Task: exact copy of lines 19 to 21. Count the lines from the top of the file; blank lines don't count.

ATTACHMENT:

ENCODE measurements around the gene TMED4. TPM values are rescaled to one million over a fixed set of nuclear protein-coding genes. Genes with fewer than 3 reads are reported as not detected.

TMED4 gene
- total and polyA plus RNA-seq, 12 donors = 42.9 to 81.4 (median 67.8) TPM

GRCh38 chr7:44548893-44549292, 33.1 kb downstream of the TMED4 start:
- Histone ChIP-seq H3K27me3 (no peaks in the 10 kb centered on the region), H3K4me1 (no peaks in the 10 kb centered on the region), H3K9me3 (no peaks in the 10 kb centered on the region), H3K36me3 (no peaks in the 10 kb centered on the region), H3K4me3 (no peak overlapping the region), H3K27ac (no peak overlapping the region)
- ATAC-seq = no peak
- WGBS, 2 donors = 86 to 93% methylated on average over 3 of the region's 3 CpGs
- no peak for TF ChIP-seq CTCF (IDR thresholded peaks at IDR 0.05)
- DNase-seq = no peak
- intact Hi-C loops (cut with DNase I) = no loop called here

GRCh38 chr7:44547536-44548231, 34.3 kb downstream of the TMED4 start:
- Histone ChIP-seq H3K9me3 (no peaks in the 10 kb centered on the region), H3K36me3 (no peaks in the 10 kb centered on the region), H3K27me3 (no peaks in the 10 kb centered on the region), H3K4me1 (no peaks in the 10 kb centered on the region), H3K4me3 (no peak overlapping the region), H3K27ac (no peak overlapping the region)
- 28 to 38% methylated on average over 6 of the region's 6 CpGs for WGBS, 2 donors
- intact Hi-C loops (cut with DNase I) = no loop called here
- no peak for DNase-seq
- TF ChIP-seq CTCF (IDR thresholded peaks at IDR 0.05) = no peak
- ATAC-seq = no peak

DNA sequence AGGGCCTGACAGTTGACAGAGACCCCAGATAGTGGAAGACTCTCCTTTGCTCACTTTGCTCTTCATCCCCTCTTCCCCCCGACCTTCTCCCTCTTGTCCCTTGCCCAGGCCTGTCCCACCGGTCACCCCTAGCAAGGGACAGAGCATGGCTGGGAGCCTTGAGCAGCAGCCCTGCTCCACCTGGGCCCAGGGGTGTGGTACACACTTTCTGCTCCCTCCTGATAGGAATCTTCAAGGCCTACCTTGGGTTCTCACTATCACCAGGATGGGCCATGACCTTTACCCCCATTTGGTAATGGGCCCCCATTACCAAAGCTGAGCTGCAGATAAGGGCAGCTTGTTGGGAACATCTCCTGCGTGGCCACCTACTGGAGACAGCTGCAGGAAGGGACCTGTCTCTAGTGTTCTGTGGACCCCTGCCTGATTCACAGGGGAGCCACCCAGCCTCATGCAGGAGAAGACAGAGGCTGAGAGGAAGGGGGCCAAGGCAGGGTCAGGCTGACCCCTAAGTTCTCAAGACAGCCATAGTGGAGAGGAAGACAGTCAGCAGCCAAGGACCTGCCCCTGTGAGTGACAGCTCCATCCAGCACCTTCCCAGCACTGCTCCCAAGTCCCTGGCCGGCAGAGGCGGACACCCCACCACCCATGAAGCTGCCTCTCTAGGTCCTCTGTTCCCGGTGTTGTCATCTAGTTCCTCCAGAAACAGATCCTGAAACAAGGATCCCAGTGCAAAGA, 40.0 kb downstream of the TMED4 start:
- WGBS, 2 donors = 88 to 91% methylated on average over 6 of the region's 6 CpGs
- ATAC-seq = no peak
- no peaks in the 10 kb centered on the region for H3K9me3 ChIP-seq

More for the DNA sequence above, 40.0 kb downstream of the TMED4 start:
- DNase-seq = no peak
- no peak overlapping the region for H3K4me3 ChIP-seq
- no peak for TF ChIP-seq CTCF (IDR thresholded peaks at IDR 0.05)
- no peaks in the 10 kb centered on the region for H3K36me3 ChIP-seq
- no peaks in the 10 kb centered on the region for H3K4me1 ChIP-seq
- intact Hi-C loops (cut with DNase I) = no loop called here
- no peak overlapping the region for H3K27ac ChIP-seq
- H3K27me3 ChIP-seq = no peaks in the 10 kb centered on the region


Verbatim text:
- WGBS, 2 donors = 88 to 91% methylated on average over 6 of the region's 6 CpGs
- ATAC-seq = no peak
- no peaks in the 10 kb centered on the region for H3K9me3 ChIP-seq